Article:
The Only Thing That Scares Vladimir Putin (And Many Others)

The Only Thing That Scares Vladimir Putin (And Many Others)

Today, Brazilians will pour into the streets to vent their anger about something that, in fairness, makes a lot of people's eyes glaze over. But it's the same issue that's roiled politics in Spain, France, and Argentina recently. In Nicaragua last year, it prompted a violent political crisis. And in Russia – well, let's just say there is only one thing Vladimir Putin is truly afraid of and it's…


Pension reform.

Governments do a lot of things, but few of them affect people's welfare as directly as paying for their retirement. A pension is a promise: you will be provided for in your old age. When governments break that promise – as many do to avoid a debt crisis – the political consequences can be severe.

The problem: Many countries make overly generous promises when they set up their pension systems, underestimate how long people would live, or simply mismanage the money. Often, to keep the payments flowing, governments have to divert money from other productive uses or run up huge deficits. In Brazil's case, the financial mess threatens the country's economic stability and growth.

What are the options? One approach is to cut the outlays for retirees – by raising the retirement age, narrowing eligibility, or reducing payouts. But all of that is politically explosive. It not only hurts pensioners, but also their families, who must often help shoulder the burden of supporting them.

Another approach is to raise taxes. But the jump would be huge. In Europe, taxes would have to rise as much as 30 percent to cover future pension outlays, says the IMF. That would be political suicide.

What usually happens: Compromise. Brazilian President Jair Bolsonaro wants to save $300 billion over the next decade but will almost certainly settle for less. Last year, Vladimir Putin watered down his own pension reform after it lopped double digits off his approval rating almost overnight.

It's a problem in the world's largest economy too. In the US, the Social Security system will have to start paying out less than originally promised in 2035 unless Congress reforms it. Many US states and cities are facing pension overhauls or higher taxes to put their plans on a more sustainable footing.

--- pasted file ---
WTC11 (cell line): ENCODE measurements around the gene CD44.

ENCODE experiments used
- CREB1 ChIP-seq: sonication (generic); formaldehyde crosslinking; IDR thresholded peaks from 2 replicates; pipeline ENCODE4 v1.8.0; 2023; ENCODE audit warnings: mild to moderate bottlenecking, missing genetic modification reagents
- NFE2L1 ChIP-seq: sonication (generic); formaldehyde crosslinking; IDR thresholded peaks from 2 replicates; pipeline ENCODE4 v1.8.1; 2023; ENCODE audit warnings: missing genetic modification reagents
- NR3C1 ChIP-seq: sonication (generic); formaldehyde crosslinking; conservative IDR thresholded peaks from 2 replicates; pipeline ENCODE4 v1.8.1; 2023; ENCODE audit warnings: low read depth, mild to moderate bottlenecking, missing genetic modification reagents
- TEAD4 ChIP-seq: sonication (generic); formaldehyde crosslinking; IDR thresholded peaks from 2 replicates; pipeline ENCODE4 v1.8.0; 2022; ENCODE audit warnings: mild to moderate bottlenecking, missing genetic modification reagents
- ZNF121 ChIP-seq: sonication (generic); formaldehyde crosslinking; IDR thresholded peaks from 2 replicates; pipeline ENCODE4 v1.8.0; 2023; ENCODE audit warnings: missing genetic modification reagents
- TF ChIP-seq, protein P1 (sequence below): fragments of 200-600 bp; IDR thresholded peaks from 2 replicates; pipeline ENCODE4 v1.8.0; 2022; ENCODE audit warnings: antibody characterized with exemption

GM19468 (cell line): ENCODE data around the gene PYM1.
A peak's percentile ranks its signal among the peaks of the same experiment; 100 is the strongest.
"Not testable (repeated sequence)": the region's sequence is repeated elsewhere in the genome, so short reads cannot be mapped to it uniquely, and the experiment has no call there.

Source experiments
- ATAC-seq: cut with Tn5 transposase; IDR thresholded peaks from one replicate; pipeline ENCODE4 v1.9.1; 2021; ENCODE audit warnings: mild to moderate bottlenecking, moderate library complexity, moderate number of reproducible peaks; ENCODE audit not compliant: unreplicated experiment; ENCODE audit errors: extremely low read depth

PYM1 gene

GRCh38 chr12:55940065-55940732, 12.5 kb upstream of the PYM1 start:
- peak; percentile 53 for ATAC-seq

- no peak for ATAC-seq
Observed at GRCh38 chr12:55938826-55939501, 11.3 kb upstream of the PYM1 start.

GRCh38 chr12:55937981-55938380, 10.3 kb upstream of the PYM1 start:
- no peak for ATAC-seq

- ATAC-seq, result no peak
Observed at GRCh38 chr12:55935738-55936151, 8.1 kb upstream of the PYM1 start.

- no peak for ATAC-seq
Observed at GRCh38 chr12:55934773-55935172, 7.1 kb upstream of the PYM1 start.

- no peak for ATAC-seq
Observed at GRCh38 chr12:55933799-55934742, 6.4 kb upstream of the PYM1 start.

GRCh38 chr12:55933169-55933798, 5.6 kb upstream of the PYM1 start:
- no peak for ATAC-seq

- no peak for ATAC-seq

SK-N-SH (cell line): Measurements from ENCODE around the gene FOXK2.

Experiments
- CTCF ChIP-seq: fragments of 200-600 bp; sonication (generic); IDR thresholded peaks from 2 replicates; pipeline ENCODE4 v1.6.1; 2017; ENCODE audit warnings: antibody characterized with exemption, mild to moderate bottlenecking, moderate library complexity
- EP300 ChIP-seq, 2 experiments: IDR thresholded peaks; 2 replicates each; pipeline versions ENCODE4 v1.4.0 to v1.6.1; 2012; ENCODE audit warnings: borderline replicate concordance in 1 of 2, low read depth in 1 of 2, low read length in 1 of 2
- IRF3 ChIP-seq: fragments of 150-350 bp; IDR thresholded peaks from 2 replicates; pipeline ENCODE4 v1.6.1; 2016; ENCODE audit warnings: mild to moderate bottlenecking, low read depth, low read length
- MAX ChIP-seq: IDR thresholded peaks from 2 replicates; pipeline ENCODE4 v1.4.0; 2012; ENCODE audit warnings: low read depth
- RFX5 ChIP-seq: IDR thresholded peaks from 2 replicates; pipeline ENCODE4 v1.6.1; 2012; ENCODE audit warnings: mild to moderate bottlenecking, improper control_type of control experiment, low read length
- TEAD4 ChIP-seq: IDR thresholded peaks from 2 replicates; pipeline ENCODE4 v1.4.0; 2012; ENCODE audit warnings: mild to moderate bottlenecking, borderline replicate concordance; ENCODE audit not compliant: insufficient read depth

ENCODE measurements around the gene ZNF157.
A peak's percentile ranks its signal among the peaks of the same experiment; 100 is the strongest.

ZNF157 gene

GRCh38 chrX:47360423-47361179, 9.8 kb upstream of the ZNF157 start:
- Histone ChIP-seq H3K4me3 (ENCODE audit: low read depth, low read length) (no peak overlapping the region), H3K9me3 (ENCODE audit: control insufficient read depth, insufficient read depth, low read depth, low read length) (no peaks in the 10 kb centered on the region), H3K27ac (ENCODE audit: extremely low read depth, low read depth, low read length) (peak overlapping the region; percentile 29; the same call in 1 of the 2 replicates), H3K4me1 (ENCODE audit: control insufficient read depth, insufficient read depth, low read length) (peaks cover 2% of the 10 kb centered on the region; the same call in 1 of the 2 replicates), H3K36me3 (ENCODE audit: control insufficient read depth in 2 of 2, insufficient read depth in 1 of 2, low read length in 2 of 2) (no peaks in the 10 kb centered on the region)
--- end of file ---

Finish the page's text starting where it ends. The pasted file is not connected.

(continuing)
The political compromises required to solve these problems will be painful. Far from a boring story, pension reform cuts to the heart of what governments owe their citizens, and the difficult tradeoffs they face when those promises become unsustainable.

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Tunisia, the only country that emerged a democracy from the Arab Spring, is now in the middle of its worst political crisis since it got rid of former autocrat Zine El Abidine Ben Ali over a decade ago.

On Sunday, the 64th anniversary of the country's independence from France, President Kais Saied responded to widespread protests over the ailing economy and COVID by firing embattled Prime Minister Hichem Mechichi and suspending parliament for 30 days. Troops have surrounded the legislature, where rival crowds faced off on Monday, with one side chanting in support of the move and the other denouncing it as a coup.

How did we get here, do we even know who's really in charge, and what might come next?

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Now that the Tokyo Olympics are finally underway, your Signal crew will be bringing you some intriguing, uplifting, and quirky facts about the Games that have many people on edge.

Today — what's the smallest country (by population) to win a gold medal in a summer Olympics?

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Political division, disinformation and, frankly, stupidity are costing lives. It is not authoritarian to mandate vaccines in America. In fact, there is historical precedent. Making vaccine uptake a requirement will save tens of thousands of lives and maybe many more than that. There really aren't two sides to this argument, there is just the science.